Russian energy embargo 5/6
What the energy trade war might look like?
What the energy trade war might look like?
The general situation today is quite different than at the beginning of March when the idea of an energy embargo first appeared. Back then it looked like the Russian forces could take Kyiv, but the war itself did not look like a protracted all-out affair but more like a skirmish, something akin to US invasion of Panama with a goal of a quick and swift regime change. Then might still have been some hopes of a possible reconciliation with Russia. Today, on one hand, it is clear that the Russian blitzkrieg has failed, but Russia is still keen to get at least something from the war, such as to keep its hold of the seized territories to keep the land bridge to Crimea and control on its water supplies, on the other hand, Ukraine is more and more confident and is probably prepared to fight at least for the return to status quo ante bellum, if not to try to re-conquer Donbass. The West seems to have lost any hopes for Russia under the current regime, considers it a dangerous threat, and is prepared to treat it as an adversary until the regime changes.
Unless Russia suffers a strong defeat in the expected battle of Donbass in May, the war would probably turn into a stalemate with solidifying lines of control, and the urgency of strong action on the Western side might subside. There would not be an imminent disaster or catastrophe to prevent, no hot crisis to intervene. On the other hand, there is a strong call and growing consensus that the strategy of masterly inactivity towards Russia or some symbolic gestures is over and a more proactive role is needed. Given that the actual military involvement is taboo, economic war seems the only way forward, and energy embargo is widely seen as the tool for the occasion. As we have discussed earlier, it will be a costly and painful act for Europe, so we see now some attempts to come up with mechanisms that on one hand will deprive Russia of energy exports revenue, and on the other hand not create a crisis of global proportions, and this can only be achieved by somehow keeping the Russian volumes in the global energy balance.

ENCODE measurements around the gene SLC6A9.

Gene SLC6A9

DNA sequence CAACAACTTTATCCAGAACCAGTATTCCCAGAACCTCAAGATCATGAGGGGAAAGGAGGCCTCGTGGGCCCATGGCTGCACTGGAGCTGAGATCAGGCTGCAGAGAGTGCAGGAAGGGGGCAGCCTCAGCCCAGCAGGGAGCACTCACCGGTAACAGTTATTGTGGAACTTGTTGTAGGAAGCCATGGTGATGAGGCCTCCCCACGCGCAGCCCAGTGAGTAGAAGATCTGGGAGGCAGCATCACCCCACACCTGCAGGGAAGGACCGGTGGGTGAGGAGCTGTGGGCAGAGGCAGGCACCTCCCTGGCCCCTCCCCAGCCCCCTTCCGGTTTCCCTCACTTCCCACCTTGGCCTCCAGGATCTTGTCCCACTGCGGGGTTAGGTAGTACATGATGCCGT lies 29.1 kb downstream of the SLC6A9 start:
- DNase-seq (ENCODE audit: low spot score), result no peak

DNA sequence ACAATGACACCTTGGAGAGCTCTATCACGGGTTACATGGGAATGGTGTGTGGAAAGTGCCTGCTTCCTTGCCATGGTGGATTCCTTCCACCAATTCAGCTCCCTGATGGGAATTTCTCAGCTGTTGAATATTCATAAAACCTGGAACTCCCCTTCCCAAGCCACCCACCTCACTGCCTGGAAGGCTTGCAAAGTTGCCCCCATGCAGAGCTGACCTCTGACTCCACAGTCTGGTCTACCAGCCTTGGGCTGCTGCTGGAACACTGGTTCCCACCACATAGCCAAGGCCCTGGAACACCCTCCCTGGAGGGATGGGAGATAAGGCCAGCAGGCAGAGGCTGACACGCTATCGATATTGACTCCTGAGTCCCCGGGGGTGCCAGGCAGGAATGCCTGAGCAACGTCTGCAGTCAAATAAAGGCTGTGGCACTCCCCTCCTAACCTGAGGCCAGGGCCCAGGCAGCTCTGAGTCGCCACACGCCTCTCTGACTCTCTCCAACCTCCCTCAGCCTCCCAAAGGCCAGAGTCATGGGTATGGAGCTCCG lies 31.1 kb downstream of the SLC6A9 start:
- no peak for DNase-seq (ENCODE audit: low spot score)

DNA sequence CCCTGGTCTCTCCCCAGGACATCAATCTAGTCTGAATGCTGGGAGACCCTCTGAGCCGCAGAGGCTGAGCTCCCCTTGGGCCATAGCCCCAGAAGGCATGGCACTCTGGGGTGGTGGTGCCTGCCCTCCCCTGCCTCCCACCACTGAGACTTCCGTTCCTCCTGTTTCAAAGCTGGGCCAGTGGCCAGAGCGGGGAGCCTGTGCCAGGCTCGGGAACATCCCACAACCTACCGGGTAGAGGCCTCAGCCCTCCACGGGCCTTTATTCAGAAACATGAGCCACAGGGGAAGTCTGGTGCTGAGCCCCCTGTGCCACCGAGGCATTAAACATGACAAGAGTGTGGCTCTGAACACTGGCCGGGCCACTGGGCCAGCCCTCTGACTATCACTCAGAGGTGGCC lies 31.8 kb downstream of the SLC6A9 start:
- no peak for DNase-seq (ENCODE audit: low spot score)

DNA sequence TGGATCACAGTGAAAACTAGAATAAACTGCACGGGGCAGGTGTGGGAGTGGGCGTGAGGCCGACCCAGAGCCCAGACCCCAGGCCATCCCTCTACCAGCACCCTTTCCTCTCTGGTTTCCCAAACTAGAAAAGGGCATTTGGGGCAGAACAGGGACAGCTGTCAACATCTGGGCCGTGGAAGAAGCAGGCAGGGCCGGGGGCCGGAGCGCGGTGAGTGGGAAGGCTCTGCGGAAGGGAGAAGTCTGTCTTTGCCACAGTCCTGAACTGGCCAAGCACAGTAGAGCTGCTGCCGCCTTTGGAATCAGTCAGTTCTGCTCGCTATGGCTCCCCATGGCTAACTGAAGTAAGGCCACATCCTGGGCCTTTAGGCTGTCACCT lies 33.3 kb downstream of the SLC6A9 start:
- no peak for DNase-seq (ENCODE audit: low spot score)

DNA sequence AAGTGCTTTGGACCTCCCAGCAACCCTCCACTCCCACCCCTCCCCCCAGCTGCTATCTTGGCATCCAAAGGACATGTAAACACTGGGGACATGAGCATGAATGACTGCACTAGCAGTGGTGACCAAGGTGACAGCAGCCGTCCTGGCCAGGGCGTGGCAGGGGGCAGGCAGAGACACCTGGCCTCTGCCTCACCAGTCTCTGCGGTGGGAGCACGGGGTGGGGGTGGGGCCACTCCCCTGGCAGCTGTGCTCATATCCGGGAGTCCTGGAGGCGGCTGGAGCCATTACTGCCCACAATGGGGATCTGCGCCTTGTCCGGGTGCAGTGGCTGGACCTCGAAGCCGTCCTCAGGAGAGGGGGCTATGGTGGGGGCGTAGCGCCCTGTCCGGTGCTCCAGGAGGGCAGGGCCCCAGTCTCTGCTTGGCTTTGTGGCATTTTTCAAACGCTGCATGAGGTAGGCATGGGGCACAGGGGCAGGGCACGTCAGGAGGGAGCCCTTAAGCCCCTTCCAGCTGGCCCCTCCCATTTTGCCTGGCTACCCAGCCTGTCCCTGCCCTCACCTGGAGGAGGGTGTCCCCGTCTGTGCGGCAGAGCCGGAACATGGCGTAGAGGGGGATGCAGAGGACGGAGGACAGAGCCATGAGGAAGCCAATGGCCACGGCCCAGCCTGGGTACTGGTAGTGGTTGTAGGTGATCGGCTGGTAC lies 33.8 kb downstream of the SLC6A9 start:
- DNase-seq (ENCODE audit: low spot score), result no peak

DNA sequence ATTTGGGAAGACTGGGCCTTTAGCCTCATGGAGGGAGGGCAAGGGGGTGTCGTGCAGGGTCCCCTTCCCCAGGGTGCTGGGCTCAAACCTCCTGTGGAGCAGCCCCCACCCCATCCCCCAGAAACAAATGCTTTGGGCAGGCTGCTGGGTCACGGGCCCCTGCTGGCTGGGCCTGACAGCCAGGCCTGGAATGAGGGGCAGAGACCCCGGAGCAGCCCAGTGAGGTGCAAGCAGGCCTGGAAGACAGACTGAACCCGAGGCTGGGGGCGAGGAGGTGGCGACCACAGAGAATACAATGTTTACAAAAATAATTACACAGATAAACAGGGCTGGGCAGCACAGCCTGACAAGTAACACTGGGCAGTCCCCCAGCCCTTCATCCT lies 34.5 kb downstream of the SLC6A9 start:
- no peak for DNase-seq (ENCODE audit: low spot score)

There are many possible schemes, involving escrow accounts, tariffs, etc., that would leave some control over Russia’s energy revenues in the hands of the West, divert a part of proceedings to Ukraine as reparations, etc. The success of the embargo would also depend on how tight it will be, and whether it would be possible to convince or force China and India to join it. But in the times of energy shortages, it would be extremely difficult to convince these countries to join the suffering, and the lure of cheap and abundant energy from Russia to those who defy the embargo might be stronger than the fear of the West’s wrath. Perhaps, the easiest way to limit Russian income would be to allow it to trade with China and only with China, hoping that the Chinese monopsony will drive the price close to the marginal cost of production and leave Russia with almost no resource rent. In this case, the hit on the Western buyers would also be lower as China would not compete for the supplies from the rest of the world ex Russia. However, this policy would create an extreme advantage for China and strengthen its competitive position in the global economy, and may strengthen the Russian-Chinese alliance. Considering that just 6 months ago the main Western concern was Chinese ascendancy and China’s growing ambitions, this would also be a difficult policy choice.
Tariffs, escrow accounts etc. might not work as planned though. Proponents of such measures assume that a) Russia might be desperate for revenue and would be willing to agree even to rather low payments with limitations on possible use and b) that Russia is a rational player and would prefer to have a small profit to having no profit at all. In my opinion, none of these assumptions is true. Russia is not desperate, at least, not yet, and Russia is keen and adept at playing negative-sum games, when it hurts its adversary more than it hurts Russia.